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Audit of the Department of Human Services' Information Systems

Report No. 01-05

Summary

The State Auditor initiated this audit to assess the Department of Human Services' information systems' effectiveness in providing for public welfare needs efficiently. The audit was conducted pursuant to Section 23-4, Hawaii Revised Statutes, which requires the Auditor to conduct postaudits of the transactions, accounts, programs, and performance of all departments, offices, and agencies of the State and its political subdivisions.

The Department of Human Services is one of the largest departments in the State with an annual budget of over $1.0 billion and approximately 1,600 employees. Its mission is to provide high quality, efficient, and effective services designed to achieve self-sufficiency for clients as quickly as possible. Information systems are valuable technological resources that aid in achieving this mission by automating tasks, recording vast and varied information efficiently, and generating accurate management reports. Effective information systems improve government services in supporting public welfare needs and planning for welfare reform.

Divisions within the department use separate and distinct information systems to satisfy program needs and maintain client information. The Benefit, Employment and Support Services Division (BESSD) uses the Hawaii Automated Welfare Information (HAWI) system for its welfare programs and the Hawaii Automated Network for Assistance (HANA) system for its First-To-Work, Employment and Training, and Child Care programs. A social services computer system called the Child Protective Services System (CPSS) maintains records for Social Services Division programs. The Vocational Rehabilitation Division uses the Vocational Rehabilitation Information Statistical System, while the Med-QUEST Division uses a combination of specialized applications running on separate computer systems.

We found that the department's failure to follow state information systems planning guidelines hindered the department's ability to recognize and plan for more effective information systems. The department inadequately followed the State's Distributed Information Processing and Information Resources Management (DIPIRM) planning process and failed to form an executive steering review committee according to state standards. This resulted in inadequate linkages among computer systems and ineffective sharing of information. Several intervening manual tasks are required to retrieve information from other systems, reducing the effectiveness of the department's computer systems and hindering operational efficiency.

We also found that the department's major computer systems do not effectively share information. Although some extent of electronic exchange occurs between HAWI and computers of the Internal Revenue Service, the Departments of Health and Human Services, the Social Security Administration, the Hawaii Medical Service Association, and Citibank, HAWI does not effectively share information with HANA and the social services computer system within the department. Information sharing increases data accuracy, timeliness, and cost effectiveness. For example, in our tests to match HAWI's 233,631 individuals with the social services computer system's 171,561 individuals, we found 47,945 matched social security numbers. However, in these matched records, there were 7,938 first names, 7,141 last names, and 3,175 dates of birth that did not match up. This ineffective sharing of information between HAWI and the social services computer system results in duplicate data entry and increased data inaccuracies.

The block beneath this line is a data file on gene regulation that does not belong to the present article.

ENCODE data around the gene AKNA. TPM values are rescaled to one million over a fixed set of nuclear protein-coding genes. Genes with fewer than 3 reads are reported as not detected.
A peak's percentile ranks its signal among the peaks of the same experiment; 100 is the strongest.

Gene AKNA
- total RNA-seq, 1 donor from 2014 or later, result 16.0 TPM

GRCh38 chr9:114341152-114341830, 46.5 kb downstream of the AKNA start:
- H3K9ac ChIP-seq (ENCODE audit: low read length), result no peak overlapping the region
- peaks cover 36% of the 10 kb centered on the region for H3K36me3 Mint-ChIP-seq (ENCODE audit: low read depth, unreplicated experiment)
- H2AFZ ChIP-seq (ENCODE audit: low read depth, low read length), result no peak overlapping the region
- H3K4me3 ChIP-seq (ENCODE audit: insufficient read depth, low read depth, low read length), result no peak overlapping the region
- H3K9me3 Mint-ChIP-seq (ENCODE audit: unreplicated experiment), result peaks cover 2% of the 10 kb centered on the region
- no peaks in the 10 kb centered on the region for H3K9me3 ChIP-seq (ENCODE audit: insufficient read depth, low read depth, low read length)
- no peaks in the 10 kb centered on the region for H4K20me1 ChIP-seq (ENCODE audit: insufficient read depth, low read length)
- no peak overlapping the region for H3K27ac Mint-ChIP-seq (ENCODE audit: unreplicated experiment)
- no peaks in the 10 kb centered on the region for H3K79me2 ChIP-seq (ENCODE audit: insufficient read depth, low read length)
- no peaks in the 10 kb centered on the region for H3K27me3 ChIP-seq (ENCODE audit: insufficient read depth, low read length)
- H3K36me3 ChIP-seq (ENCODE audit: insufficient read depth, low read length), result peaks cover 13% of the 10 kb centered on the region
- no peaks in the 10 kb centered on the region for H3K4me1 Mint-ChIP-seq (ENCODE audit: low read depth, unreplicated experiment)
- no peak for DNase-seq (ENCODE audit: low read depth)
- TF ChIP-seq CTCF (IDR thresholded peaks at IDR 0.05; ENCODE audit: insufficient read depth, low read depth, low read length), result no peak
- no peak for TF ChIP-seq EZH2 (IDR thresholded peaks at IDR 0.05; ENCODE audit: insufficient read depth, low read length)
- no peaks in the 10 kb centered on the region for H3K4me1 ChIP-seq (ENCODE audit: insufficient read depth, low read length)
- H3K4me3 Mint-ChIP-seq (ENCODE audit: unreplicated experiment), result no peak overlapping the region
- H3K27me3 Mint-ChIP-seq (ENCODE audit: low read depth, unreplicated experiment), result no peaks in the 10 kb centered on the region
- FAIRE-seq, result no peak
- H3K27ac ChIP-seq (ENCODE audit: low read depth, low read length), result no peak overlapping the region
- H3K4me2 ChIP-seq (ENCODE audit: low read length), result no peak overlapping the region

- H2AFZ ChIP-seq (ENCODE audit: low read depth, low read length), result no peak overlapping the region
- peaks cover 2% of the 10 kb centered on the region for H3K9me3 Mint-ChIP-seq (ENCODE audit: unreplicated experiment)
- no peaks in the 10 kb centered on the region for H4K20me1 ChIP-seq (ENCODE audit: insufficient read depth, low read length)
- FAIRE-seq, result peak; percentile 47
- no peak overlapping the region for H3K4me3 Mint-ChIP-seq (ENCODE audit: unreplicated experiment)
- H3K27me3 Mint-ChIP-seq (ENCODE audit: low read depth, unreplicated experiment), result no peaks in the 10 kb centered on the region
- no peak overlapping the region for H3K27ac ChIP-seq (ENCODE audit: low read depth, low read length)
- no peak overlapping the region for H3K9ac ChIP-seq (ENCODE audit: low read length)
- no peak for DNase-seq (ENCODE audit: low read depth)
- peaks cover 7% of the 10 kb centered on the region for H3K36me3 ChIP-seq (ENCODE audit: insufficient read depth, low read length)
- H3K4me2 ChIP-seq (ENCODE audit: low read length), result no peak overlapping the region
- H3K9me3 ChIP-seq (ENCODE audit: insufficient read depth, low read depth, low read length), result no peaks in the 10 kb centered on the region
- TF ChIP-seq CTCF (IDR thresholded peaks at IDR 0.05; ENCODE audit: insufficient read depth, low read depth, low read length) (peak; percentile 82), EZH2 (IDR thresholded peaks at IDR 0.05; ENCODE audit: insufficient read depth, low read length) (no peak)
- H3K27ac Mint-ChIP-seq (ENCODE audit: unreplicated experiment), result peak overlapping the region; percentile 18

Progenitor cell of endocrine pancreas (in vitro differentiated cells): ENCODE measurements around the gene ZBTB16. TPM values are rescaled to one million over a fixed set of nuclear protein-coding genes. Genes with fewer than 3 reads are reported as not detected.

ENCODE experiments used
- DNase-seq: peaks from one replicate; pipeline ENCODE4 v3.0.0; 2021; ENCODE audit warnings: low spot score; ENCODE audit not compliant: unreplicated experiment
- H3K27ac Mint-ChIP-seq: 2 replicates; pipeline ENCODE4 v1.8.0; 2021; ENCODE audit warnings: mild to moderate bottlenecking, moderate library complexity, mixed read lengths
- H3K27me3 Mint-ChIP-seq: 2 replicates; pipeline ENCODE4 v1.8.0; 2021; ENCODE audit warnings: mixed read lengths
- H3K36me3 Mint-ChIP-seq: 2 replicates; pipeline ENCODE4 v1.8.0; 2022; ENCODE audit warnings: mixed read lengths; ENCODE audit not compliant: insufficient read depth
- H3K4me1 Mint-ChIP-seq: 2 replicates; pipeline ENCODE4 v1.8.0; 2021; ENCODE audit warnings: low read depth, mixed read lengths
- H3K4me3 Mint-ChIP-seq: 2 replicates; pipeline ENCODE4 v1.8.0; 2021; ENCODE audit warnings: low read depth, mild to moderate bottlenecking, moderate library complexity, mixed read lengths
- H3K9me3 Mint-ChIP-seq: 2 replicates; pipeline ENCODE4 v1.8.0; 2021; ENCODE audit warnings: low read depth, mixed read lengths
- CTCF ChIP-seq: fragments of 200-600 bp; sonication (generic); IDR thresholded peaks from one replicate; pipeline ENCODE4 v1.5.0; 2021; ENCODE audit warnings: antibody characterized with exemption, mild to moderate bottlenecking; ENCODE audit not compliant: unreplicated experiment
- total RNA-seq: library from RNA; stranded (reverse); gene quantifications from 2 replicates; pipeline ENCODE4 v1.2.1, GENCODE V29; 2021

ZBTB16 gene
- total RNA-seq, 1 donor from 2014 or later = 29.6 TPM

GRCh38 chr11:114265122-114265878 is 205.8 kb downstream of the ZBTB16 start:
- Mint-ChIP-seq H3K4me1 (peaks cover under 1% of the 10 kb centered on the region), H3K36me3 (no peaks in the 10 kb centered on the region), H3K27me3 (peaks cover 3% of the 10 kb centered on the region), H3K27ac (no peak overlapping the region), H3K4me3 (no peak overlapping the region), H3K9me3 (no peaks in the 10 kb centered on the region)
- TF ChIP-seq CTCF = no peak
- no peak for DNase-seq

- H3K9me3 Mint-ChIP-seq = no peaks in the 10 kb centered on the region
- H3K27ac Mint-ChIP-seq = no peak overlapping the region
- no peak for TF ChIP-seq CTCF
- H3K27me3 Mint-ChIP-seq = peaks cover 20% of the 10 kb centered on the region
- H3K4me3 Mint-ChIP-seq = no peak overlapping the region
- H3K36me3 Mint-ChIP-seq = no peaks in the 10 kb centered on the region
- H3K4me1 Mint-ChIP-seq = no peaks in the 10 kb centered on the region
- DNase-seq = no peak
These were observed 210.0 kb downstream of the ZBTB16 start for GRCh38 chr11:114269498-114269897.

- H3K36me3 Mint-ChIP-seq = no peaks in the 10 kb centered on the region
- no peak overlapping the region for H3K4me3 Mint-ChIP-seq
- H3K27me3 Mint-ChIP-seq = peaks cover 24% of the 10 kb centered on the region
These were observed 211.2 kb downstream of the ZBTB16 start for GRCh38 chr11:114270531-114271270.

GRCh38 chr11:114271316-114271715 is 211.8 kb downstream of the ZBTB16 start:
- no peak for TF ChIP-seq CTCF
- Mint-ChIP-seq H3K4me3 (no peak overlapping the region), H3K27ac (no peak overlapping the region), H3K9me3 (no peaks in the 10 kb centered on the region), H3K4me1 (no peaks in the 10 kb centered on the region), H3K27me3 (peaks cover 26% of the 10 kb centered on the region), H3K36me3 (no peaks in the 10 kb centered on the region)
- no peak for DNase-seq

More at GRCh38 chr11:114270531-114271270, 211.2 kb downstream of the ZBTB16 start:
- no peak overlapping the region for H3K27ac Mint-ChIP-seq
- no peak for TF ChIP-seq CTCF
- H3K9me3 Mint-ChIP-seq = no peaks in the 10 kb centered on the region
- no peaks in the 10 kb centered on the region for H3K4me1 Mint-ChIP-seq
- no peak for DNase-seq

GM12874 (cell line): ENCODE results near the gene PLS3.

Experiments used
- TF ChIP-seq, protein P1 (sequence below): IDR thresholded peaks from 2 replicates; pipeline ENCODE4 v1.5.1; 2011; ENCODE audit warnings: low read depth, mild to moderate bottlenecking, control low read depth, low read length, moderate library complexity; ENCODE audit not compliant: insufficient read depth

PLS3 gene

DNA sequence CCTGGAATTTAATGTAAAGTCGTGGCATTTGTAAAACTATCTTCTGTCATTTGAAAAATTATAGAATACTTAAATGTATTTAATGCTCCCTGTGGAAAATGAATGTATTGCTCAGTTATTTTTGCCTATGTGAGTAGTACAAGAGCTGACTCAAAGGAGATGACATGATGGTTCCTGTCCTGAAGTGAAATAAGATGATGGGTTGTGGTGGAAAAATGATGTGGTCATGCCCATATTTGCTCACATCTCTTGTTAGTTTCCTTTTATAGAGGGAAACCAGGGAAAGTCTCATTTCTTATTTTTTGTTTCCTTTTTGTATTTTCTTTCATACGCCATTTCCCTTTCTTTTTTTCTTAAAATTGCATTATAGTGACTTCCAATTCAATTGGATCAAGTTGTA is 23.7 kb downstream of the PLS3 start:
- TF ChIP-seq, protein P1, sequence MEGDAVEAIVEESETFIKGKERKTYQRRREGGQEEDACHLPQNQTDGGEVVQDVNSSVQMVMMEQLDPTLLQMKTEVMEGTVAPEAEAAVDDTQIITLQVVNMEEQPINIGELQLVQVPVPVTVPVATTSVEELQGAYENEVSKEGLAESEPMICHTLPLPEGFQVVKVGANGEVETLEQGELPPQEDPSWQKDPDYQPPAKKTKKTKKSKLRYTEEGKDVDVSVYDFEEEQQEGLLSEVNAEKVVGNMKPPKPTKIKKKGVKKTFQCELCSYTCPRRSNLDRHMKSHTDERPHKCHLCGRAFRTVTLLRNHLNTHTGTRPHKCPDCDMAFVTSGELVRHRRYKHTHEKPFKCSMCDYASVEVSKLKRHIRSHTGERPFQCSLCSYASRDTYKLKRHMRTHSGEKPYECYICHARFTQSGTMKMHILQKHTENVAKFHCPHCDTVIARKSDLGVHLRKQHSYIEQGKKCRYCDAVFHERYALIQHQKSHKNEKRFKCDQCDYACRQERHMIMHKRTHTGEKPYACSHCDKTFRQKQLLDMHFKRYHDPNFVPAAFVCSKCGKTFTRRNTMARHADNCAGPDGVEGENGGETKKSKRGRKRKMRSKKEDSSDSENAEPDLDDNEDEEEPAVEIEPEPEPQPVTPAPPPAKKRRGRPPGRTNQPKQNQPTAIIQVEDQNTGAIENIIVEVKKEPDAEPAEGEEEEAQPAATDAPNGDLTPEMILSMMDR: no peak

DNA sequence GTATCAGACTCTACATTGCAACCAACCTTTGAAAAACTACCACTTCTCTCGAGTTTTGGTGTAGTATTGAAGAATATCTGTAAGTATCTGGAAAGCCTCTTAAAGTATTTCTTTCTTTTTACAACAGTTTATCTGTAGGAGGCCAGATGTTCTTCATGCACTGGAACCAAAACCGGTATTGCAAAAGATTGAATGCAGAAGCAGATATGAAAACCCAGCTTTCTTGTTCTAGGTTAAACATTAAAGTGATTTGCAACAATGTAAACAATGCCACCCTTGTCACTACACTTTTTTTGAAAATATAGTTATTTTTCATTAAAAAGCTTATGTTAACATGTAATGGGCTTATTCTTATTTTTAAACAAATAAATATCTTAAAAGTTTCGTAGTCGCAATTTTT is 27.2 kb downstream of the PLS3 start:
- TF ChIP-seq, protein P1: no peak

We also found that inaccurate data and limited usefulness of the department's social services computer system undermine the computer system's effectiveness. Using an automated auditing software called IDEA for Windows, we found significant amounts of missing, inaccurate, and inconsistent data. Out of 171,561 total clients, 16,564 contained no date of birth, 53,999 had no social security number, and 36,539 were not linked to any case. Out of 54,342 cases, 4,980 cases were not linked to any clients. These key data fields are used to track and identify individuals and related information. The discrepancies negatively affect computer system reliability, user efficiency, and program functionality.

Finally, we found that the department missed the opportunity to finance upgrading the computer system's functionality with enhanced federal dollars.

Recommendations and Response

We recommended that the director ensure that the department's Distributed Information Processing and Information Resource Management (DIPIRM) plan and its executive steering committee are in accord with State standards and guidelines. In addition, we recommended that the department redesign the social services computer system to better meet user needs and incorporate necessary interfaces. In redesigning the system, the department should consider pursuing federal funding.

The Department of Human Services agreed with our audit findings and states that it is in the process of pursuing the recommendations. It concurred that more automated interfaces would increase efficiencies within the department and with other departments. The department also stated that it is committed to improving the management and coordination of its information technology resources.


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